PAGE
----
According to a report published by UNESCO, due to the vulnerability SIDS face due to climate change, education plays a key role. Strengthening the adaptive capacity of these nations through risk assessment, education of girls and women, educational programs that explicitly prepare communities for natural disasters and education systems and infrastructure will equip them with the right tools to improve their adaptation capacity.

The Seychelles has set an example in implementing environmental education policies and programs amongst SIDS. Since 1994, when the Wildlife Clubs of Seychelles was created, the country has worked on ways to provide knowledge to its citizens regarding marine and terrestrial biodiversity and conservation opportunities and capacities. The Save Our Seas Foundation has also helped fund several marine education and awareness projects.

The Seychelles Conservation and Climate Adaptation Trust (SeyCCAT) has also been working on some projects regarding the ESD. At the time, they’re implementing programs related to marine conservation and ocean pollution, which aim not only to enforce the knowledge of the marine environment amidst their population but to also raise awareness of the effects of waste disposal into the waters that surround the island.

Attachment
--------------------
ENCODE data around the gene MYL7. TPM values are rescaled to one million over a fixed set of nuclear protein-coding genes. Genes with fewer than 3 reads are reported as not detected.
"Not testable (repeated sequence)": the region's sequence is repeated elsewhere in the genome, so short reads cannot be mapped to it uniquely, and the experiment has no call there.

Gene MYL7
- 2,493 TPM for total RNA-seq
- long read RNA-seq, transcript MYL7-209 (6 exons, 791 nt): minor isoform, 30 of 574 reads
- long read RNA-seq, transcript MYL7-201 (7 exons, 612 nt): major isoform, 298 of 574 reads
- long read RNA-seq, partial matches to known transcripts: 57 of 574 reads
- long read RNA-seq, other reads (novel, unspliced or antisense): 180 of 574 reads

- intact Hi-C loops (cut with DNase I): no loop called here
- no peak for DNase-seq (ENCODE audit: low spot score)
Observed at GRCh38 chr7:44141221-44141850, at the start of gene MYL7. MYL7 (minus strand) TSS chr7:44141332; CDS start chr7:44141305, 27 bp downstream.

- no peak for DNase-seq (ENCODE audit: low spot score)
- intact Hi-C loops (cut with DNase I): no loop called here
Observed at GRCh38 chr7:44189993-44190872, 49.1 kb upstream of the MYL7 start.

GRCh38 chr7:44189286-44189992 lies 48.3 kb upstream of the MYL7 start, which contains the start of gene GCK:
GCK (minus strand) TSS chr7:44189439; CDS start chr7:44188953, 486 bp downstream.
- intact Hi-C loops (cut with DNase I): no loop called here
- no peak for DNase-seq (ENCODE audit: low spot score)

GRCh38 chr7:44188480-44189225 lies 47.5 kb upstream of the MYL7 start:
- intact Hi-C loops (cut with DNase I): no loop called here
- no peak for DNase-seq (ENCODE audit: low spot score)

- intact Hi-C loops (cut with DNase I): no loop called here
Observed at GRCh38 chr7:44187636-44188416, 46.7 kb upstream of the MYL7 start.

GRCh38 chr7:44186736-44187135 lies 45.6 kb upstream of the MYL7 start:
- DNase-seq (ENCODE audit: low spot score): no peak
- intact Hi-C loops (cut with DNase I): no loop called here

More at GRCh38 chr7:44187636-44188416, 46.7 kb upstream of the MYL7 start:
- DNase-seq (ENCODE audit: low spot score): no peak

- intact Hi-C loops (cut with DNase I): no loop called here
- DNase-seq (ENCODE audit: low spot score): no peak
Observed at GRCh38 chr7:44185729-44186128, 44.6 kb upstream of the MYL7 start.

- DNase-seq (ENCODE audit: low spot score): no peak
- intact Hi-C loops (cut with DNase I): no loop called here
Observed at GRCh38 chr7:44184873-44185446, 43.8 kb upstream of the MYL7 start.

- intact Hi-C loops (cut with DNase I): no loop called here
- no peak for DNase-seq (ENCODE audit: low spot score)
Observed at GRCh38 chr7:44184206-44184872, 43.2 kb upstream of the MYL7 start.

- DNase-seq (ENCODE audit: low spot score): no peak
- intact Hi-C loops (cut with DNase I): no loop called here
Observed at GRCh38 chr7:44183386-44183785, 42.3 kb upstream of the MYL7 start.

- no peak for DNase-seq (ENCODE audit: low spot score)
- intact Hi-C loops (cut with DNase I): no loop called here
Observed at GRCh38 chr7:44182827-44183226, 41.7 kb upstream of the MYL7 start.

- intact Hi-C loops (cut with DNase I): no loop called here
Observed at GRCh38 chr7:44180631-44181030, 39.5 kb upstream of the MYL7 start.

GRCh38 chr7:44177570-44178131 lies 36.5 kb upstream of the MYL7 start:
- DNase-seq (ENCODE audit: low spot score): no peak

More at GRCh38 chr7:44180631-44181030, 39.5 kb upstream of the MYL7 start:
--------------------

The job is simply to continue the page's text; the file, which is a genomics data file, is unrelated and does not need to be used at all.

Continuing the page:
A Call for Increased Blue Carbon Financing

By Student Delegate Heidi Johnson

Blue carbon financing is an essential step in the path toward a net-zero future. Climate finance aims to support mitigation and adaptation measures that address adverse climate change effects. This financing draws from public and private sources at the local, national, and transnational levels. Parties to the United Nations Framework Convention on Climate Change (UNFCCC or the Convention) rely on these large-scale investments to mitigate climate change (by reducing emissions) and adapt to climate change (by developing climate-resilient pathways).